Meet 22 Black activists supercharging the climate movement (Video)
Organizers and activists long relegated to the sidelines are gaining momentum — and political power — as they push for bold solutions to the greatest challenge of our time. A new generation of Black luminaries stands at the vanguard of this movement. To learn about their efforts to fight exploitation and oppression, we spoke with 22 experts and advocates working for a healthy, just and equitable world.
Born in Puerto Rico and raised in New York, Frances Perez-Rodriguez has dedicated her career to making sure everyone has access to nutritious, sustainably grown food.
Perez-Rodriguez is a member of the La Finca Del Sur Community Farm, an urban farming cooperative led by Black and Latina women and a market manager at Rise & Root Farm, farming cooperative in Chester, New York.
“I was introduced to community organizing after seeing a documentary on the Central Park Five and learning about the ways the NYPD — and the U.S. criminal ‘justice’ system at-large — mistreats people of color…. The killings of Trayvon Martin and Mike Brown, soon after, solidified in me the need to better grasp white supremacy, racism and international struggles for self-determination and against oppression.”
Mychal Johnson is a community organizer in the South Bronx in New York City.
As the co-founder of South Bronx Unite, he is working with community members to care for a neighborhood coping with decades of pollution and neglect.
“My grandparents migrated to the North from the South in 1945. They were very active in their community, always engaged in what was going on. They showed me as a child that that was part of our social responsibility. My mother was really engaged in the Civil Rights Movement of the 1960s. I think the incremental change laid out in decades past is what we need to carry forward, and I think it’s my responsibility as a conscious individual to somehow be a part of creating change.”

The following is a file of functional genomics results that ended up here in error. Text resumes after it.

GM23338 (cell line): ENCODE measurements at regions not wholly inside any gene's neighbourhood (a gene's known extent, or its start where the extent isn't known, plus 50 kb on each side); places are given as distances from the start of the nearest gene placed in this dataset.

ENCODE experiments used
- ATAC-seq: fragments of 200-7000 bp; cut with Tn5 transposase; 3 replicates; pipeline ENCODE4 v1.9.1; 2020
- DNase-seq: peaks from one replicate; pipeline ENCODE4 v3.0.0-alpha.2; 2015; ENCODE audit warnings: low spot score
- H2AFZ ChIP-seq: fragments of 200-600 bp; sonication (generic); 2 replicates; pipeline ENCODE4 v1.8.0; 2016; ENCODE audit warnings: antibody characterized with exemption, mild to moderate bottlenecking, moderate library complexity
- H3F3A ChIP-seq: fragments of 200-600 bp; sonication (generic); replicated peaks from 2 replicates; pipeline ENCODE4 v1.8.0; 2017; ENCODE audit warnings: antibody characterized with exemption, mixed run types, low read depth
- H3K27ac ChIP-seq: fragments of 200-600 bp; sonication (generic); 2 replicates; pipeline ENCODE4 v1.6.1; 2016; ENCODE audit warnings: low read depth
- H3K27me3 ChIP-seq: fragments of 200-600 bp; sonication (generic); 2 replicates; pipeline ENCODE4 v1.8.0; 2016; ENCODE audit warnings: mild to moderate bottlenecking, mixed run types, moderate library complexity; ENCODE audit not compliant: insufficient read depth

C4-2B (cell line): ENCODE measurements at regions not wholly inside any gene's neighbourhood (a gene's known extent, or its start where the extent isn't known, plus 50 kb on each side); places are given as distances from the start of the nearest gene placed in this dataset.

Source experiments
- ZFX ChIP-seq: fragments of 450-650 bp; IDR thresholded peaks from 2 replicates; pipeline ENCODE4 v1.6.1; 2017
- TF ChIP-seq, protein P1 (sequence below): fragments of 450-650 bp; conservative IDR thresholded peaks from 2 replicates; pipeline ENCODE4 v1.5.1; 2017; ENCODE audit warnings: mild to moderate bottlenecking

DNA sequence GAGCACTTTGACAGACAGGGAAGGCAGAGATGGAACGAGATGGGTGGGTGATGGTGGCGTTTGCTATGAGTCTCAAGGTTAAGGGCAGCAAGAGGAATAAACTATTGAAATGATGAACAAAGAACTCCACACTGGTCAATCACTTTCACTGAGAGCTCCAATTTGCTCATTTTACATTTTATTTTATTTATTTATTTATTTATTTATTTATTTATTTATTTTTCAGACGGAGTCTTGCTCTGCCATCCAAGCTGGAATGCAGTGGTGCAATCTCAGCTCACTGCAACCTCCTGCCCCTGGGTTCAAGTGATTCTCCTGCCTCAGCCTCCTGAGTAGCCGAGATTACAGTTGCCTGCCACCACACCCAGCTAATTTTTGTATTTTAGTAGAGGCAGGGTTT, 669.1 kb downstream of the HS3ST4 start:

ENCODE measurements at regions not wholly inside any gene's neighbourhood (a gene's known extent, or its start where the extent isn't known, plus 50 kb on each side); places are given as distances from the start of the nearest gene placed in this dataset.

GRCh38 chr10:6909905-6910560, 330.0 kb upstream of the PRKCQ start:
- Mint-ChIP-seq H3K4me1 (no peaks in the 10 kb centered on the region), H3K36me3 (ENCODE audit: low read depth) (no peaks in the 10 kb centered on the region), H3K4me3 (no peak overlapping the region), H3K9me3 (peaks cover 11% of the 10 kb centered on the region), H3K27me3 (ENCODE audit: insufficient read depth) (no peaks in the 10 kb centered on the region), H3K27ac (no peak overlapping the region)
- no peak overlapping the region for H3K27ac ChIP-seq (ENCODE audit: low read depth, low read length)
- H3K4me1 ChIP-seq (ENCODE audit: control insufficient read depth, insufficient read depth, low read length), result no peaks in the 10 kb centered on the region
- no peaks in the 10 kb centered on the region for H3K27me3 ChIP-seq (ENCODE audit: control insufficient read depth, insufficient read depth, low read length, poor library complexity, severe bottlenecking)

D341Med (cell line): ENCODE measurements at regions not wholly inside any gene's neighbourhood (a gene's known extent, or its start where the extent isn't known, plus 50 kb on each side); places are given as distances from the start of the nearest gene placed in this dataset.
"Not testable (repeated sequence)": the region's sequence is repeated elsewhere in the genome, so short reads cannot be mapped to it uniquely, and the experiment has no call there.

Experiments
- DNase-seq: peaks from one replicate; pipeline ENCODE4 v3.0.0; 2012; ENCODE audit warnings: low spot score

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“I try to make sure that people who have traditionally not been allowed — or included in places where decisions are made — to be in those spaces so they can speak for themselves and influence environmental, public health and policy issues.”
“It’s a special time where we’re building healthy movement. We don’t have to sacrifice ourselves in the process. Nobody has to be sacrificed for the world to be better. This mindset that there’s not enough for everyone to have something — fuck that. It’s white supremacy.”
“Many of us forget that this work is long term. It isn’t an overnight fix, and we have to prepare the next line of fighters for the work. I had to become my own advocate because there wasn’t anyone who looked like me that I could relate to through my transition. Once I created what I needed, I reached back to help others like me. In that reach back, I realized that I had to move out of the way.”
“I wanted to study something that would help protect Dominica, and given that climate change is one of our biggest threats, I chose environmental law so we could have access to legal tools in the fight against climate change. Now that I live in the U.S., I realize that climate change is an issue about inequality — not only between countries, but also between people from different racial and socioeconomic backgrounds.”
“Know your true history. We are an agrarian people. We were brought here enslaved not as unskilled labor, but as skilled and knowledgeable farmers… Long ago we were told to leave the land for a better life. Instead, we forgot it’s the land that gives us our power. Now we know, as Mother Nature calls us back to where we came from, to once again become stewards of the land.”
“Often missing in the literature and research are important pieces of history made and told by Indigenous people, people of color, poor folks, rural folks and others on the front lines of environmental injustices and climate change. Relatedly, expertise, wisdoms and presence of these frontline communities are missing at tables and in rooms where decisions are made that impact them.”
“Black folks, low-income folks, and other people of color and indigenous peoples contribute the least to environmental destruction, yet we experience the worst impacts of climate change and pollution.”